On a very small island connected to a small island by a three-car ferry, on a thin slice of land that spans between a protected bay and the Atlantic Ocean, at the end of a sand drive curling between pitch pines and circumscribing the nearly perfectly hemispherical canopy of a venerable black oak, this house is both sentry and partner to the atlantic and bay waters that encircle it with nearly 360 degrees of ocean.
The sand rises from a wetland adjacent the bay, stretching north, windward, rising to over fifty feet at the atlantic shore, and dropping suddenly beneath a zagging beach stair that traverses back to water level.
Seven bedrooms are tightly stacked together in a two-story block, three north and four south, sunken into the earth and rising as little as possible above bluff height, wood framed and packed with cabinetry and bathrooms, the density broken with light and a view to the forest by a stair and short bridge connecting north bedrooms with south. Adjacent, the stair lights at a floor level midway between the two bedroom levels, and living, dining, and kitchen areas spread across the bluff. Here there is light steel framing, concealed from view, but lifting the planted roof above a nearly continuous expanse of sliding glazed doors, contrasting the density of the bedrooms with a lightness and nearly wall free expanse broken by kitchen cabinets, stone fireplace, and two steps down to the living room sofa. From here, 32 feet of glass opens to the atlantic ocean, and windows in nearly every direction further reveal the landscape or the sea.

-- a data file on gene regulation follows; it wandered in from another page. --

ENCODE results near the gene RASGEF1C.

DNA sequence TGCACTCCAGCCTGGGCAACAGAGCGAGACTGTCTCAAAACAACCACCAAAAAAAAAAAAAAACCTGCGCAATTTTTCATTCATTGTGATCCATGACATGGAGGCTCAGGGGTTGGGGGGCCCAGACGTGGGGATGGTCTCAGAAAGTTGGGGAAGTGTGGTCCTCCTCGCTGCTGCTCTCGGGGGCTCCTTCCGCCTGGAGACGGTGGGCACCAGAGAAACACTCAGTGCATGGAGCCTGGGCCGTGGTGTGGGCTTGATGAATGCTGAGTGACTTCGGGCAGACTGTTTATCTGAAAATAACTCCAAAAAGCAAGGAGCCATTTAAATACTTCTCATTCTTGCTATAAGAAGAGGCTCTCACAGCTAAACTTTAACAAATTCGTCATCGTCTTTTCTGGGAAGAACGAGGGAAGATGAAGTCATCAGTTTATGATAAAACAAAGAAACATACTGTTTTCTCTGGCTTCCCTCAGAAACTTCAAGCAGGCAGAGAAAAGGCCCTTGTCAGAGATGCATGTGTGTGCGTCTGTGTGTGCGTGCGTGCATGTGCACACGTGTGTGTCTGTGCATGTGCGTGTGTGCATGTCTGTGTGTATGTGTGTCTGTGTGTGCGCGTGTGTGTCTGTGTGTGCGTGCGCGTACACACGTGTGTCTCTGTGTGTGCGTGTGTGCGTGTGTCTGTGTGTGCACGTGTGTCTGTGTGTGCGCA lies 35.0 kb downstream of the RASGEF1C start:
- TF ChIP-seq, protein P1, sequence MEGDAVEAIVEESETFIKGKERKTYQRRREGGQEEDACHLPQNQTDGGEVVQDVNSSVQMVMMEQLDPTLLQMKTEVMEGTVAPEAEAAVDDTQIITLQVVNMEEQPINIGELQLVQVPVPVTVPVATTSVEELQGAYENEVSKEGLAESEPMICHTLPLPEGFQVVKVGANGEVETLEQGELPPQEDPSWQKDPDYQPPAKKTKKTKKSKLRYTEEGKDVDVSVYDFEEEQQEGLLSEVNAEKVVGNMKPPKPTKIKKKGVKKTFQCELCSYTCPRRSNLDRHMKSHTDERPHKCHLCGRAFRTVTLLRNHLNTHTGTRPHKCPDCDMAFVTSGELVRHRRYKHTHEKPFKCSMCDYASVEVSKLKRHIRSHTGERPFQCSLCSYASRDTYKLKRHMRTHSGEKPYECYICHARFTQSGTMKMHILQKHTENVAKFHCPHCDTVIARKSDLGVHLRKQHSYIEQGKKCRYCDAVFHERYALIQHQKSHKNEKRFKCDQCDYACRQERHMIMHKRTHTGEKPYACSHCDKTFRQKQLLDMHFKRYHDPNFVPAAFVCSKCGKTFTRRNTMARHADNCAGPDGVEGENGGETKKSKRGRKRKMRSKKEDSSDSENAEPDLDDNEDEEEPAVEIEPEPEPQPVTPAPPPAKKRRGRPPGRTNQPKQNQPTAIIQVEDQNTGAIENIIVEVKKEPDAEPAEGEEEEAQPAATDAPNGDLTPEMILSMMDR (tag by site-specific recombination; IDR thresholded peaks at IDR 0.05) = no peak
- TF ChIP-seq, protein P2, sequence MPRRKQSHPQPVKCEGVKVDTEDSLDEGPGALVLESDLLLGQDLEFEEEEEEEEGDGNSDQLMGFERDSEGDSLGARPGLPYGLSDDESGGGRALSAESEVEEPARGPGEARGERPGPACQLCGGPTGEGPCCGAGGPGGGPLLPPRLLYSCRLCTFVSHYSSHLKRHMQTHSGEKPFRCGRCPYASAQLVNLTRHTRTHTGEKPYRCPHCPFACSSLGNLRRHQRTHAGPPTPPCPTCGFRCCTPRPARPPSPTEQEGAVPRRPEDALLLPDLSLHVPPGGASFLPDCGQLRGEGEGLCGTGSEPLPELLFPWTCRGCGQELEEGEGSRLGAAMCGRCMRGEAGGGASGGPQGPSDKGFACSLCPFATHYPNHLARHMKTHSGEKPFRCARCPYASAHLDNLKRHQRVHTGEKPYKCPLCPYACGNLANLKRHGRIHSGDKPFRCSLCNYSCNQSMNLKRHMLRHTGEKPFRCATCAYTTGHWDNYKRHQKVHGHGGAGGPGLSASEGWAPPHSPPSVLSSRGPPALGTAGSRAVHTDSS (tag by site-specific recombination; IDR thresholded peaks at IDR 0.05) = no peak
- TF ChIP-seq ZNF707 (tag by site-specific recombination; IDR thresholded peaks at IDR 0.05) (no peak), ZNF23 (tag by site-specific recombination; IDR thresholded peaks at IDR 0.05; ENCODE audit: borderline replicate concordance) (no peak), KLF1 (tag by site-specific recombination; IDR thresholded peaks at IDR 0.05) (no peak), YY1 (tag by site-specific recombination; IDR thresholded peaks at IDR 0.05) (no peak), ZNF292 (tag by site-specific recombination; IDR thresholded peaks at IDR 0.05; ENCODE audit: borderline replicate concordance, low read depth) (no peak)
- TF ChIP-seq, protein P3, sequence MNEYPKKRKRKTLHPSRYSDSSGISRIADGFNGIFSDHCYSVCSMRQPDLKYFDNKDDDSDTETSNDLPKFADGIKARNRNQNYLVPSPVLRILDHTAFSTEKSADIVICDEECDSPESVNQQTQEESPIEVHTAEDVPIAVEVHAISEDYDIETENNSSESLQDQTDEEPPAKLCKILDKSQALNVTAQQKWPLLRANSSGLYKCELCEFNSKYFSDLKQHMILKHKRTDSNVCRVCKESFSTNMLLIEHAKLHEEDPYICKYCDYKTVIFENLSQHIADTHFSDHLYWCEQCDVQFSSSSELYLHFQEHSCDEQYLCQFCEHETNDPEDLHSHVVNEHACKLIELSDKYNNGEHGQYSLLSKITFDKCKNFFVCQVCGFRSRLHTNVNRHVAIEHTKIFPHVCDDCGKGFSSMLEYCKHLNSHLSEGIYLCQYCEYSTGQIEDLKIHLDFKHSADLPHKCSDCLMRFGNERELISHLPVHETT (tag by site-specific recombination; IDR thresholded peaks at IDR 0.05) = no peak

Currently nearing completion, the construction process has revealed this landscape throughout the seasons as a foil to the house, a background to its steel frame, an extension to its stone terrace, a constantly changing source of color and texture against which the Western Red cedar walls and stone floors are situated. Nearby, the little wood framed boathouse in the pitch pines fronting the bay is a small woodworking masterpiece, its nearly invisible steel cable railing revealing greying cedar louver walls, wide sliding doors that cantilever out into the trees, and a gently sloping ramp that allows boats to be carried to and from the bay waters.